Gus Jaspert (Deputy Director Local Policing, Crime and Justice Unit, Home Office) and Iain Bell (MoJ Chief Statistician) provided a verbal update. To date sentencing data for each Crown court for 2005-2010 by offence type, street-level crime data, as well as corporate data (e.g.spending levels over £500) have been released.
The Panel stated that more thought should be given to the type of information the public would like to receive and how it should be presented, for example exact locations for crime hotspots and times of crimes, as the current street-level crime data on Police.uk do not show that level of detail. Gus Jaspert acknowledged there is still work to do in order to improve the system, but said the immediate next step would be increased detail on the offence categories.
Iain Bell said that one of the key challenges is retrofitting administrative databases for transparency purposes as they were not designed to be used in this way. However, he acknowledged that there was more work that could be done to improve the information available to the public, such as providing service accessibility information (e.g. location of nearest prison and its visiting hours).
The Panel expressed an interest in seeing more information on evaluations on Police.uk, such as the reasons why the public visit the website and the use made of the information. The potential impact on house prices was mentioned.
Gus Jaspert followed by outlining the vision for crime and justice data - the release of data should maximise public choice, provide a challenge to agencies, and promote public use of the data to effect change in their local area.
Allan Brimicombe expressed concerns about the quality and consistency of street-level crime data, in particular that a number of datasets in the public domain do not provide consistent assessments of crime levels and that this may be confusing to the public. The possible need for standards around geo-location information was raised. Gus Jaspert acknowledged that issues remain with data quality but that the Home Office and police forces were alert to the issue and were always seeking to provide the best quality data possible.
The contract for delivery of Police.uk was raised. A request was made that data developers be kept informed of data releases and were more closely involved in future developments. Rebecca Bradfield stated that arrangements are already in place to carry out focus groups with users of Police.uk to get a better understanding of what information they would like to be made available, but acknowledged that closer involvement in the future may add value to delivery.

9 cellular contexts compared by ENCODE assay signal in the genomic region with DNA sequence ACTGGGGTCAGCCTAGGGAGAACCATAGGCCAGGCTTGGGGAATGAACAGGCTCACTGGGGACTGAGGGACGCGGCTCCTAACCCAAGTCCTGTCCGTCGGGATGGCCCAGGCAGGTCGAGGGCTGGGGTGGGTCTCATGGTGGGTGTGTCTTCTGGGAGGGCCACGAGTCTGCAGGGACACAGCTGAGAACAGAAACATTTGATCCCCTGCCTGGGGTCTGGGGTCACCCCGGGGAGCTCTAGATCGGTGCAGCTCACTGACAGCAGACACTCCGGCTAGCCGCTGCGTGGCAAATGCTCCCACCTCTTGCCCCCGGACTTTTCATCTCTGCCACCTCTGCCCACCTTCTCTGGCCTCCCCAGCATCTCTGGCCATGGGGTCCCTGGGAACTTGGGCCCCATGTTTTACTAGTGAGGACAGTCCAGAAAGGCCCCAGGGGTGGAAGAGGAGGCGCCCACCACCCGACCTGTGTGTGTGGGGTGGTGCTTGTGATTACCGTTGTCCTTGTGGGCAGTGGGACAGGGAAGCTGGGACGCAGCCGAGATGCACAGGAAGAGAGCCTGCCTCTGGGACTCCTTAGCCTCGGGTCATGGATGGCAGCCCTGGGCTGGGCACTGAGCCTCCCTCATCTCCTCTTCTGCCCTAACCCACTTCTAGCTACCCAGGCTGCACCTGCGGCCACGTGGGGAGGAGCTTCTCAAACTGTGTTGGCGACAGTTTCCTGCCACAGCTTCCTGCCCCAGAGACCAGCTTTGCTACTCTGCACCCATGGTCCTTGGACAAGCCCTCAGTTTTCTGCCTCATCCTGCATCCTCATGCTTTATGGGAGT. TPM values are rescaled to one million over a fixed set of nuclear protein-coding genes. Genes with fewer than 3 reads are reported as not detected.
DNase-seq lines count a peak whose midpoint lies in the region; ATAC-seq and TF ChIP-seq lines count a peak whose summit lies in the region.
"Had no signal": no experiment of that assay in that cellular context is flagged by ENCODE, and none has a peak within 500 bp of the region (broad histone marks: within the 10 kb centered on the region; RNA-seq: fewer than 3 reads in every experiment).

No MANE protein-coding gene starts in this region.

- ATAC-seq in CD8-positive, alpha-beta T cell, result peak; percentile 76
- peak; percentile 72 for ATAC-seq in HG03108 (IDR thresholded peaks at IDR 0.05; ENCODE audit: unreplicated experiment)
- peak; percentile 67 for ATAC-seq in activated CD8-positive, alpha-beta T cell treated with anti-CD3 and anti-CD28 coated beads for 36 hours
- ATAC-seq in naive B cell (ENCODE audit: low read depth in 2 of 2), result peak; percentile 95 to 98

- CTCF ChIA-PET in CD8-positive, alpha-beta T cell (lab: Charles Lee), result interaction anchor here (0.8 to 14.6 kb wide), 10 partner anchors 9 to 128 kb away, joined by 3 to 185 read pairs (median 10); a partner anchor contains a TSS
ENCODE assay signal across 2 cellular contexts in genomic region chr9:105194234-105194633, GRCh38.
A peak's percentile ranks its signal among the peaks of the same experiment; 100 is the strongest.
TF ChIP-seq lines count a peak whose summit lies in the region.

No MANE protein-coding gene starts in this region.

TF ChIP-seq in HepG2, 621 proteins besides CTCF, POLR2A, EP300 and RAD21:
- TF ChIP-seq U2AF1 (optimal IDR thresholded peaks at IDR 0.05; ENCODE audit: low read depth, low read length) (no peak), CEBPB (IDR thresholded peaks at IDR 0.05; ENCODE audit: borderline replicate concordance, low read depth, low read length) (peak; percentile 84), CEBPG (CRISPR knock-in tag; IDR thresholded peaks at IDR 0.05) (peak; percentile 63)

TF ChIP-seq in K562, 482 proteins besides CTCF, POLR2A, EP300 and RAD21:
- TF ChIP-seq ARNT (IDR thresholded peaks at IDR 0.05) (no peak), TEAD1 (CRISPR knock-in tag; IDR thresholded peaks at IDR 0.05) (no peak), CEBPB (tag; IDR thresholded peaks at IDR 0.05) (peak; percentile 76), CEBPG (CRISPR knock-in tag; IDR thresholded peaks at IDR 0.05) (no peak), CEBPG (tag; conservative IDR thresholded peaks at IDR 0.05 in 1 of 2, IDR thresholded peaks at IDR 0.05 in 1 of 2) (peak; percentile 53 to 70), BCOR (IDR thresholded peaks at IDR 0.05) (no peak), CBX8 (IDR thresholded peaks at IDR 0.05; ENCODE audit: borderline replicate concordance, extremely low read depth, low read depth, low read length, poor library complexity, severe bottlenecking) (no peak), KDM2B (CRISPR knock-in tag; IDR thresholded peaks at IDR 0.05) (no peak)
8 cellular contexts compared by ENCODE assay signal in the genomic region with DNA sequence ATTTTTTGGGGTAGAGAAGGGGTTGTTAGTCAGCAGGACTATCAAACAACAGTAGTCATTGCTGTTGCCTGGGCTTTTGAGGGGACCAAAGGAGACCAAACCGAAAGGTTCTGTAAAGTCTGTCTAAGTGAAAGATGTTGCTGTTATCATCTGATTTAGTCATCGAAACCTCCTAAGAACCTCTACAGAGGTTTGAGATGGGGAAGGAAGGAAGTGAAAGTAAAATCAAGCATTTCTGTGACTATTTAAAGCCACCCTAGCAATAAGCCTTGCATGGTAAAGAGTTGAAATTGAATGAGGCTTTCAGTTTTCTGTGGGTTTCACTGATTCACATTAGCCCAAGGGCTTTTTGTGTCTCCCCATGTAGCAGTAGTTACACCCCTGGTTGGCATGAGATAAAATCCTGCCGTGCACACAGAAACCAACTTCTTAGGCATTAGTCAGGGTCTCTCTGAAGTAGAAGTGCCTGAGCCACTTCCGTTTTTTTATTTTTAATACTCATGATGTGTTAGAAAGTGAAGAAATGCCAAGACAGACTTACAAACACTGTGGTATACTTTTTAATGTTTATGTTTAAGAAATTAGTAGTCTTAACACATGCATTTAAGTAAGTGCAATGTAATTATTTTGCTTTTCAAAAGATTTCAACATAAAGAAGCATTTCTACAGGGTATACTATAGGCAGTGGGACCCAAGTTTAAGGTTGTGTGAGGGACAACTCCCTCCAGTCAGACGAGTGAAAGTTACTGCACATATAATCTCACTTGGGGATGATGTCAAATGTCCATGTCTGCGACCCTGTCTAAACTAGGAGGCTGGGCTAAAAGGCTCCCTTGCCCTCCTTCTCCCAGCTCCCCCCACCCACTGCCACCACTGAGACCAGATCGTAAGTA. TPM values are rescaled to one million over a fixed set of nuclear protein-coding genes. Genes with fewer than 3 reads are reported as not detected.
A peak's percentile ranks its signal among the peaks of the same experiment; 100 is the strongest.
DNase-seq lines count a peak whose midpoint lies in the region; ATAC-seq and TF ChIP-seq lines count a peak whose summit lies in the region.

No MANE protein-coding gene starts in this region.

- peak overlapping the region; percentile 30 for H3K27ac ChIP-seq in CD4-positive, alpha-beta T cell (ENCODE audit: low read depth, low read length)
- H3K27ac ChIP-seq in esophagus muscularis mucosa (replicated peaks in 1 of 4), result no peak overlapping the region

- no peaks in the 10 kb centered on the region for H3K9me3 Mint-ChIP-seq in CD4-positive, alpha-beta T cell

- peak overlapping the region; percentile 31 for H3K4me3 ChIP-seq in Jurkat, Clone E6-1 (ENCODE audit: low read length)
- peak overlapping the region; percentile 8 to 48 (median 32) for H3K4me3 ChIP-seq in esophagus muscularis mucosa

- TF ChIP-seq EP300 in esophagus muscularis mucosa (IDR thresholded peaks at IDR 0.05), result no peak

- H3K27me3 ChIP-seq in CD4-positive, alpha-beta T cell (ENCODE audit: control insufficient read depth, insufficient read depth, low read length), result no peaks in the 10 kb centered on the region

Action 7: Secretariat to contact Rightmove to see if Police.uk information has affected local house prices.
Action 8: Gus Jaspert to arrange for updates to be provided to data users for future monthly releases of street-level crime data.
6. Crown Court listing data
Simon Denison provided a verbal update. Courtel hold an exclusive license for Crown court, and some county court, listing data which was renewed in May 2010. There has been interest in the license by Freedom of Information (FOI) requests and an alternative provider of the data. It was highlighted that the current exclusive licence was not in line with the transparency agenda. Simon Denison stated that the contract was currently under review and that options were being explored for removal of the exclusivity element.
The Panel acknowledged that the current arrangements were not desirable although also recognised that care needs to be taken as sensitive personal information is included on some court listings, e.g. information relating to defendants under 18 years of age or that may enable victims to be identified.
The issue of the availability of local court results information was also raised at this point. Court registers are made available to the local press subject to strict handling guidelines due to the sensitive personal information involved. However, it was thought by some members that these guidelines were overly strict and should be relaxed in order to provide greater local discretion. Simon Denison said he would raise this with the Information Commissioner’s Office.
The Panel would like to see transcripts of trials being made available to victims and witnesses. More ambitiously they wondered whether a presiding judge in a particular area, or court, might want to champion the transparency cause and open up their area/court in innovative ways to the local community.
Action 9: Josh Dodd to explore this possibility with the Senior Presiding Judge.
Simon Denison stated that the minutes and papers relating to the Panel’s meetings would be published, in line with the practice of the Cabinet Office Transparency Board. The materials will be made available on data.gov.uk.
The next meeting is planned for November 2011.